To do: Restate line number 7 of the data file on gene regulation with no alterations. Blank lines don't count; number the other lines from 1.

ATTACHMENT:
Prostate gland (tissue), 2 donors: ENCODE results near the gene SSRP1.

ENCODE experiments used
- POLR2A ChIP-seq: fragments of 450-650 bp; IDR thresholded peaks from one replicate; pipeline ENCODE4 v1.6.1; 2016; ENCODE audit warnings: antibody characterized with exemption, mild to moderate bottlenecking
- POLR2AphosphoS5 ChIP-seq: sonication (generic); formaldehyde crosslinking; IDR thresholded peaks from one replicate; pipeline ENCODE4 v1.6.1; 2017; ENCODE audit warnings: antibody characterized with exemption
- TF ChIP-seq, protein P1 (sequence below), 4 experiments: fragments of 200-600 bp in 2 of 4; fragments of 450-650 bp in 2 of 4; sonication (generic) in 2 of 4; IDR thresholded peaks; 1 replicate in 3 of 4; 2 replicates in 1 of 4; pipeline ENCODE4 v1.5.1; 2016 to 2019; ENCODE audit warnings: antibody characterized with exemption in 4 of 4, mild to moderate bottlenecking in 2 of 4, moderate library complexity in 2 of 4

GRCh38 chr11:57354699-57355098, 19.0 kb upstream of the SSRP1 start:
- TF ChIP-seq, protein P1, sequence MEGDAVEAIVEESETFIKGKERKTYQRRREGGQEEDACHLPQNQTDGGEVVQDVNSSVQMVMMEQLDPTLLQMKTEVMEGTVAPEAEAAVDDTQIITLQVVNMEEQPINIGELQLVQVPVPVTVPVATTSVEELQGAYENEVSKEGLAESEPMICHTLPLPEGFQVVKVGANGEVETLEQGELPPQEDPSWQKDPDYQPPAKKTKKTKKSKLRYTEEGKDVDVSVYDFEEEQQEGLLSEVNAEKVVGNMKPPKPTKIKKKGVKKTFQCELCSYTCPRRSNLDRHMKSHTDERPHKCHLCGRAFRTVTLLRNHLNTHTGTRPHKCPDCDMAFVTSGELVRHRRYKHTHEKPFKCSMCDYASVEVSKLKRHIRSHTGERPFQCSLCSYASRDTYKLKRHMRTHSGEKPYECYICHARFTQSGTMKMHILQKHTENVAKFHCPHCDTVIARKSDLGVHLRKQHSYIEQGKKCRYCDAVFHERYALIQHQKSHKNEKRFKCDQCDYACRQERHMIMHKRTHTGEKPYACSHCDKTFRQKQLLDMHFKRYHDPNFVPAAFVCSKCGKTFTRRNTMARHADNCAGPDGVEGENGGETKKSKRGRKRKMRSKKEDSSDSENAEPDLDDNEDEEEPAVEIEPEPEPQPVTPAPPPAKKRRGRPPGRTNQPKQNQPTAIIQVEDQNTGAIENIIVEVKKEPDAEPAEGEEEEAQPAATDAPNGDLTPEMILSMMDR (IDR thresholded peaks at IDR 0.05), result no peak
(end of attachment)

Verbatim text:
- TF ChIP-seq, protein P1, sequence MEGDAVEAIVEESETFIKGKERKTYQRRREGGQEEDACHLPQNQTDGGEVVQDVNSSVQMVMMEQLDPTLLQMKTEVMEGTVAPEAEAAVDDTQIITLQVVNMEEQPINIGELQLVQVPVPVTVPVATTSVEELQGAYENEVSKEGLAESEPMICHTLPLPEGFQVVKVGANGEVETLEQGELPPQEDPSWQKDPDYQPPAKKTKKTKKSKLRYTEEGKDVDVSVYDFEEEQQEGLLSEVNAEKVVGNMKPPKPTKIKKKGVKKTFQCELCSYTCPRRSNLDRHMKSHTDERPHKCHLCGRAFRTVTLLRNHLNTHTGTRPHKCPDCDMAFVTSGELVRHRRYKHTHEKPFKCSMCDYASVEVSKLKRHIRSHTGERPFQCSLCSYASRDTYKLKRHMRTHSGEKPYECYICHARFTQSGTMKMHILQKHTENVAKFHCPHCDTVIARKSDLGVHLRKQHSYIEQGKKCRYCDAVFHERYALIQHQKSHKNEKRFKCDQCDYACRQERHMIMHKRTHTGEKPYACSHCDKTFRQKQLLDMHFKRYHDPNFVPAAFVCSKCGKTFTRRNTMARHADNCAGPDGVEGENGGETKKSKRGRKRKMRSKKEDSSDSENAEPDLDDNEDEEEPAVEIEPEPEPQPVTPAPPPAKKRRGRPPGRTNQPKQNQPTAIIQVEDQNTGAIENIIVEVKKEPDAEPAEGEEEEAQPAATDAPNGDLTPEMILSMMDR (IDR thresholded peaks at IDR 0.05), result no peak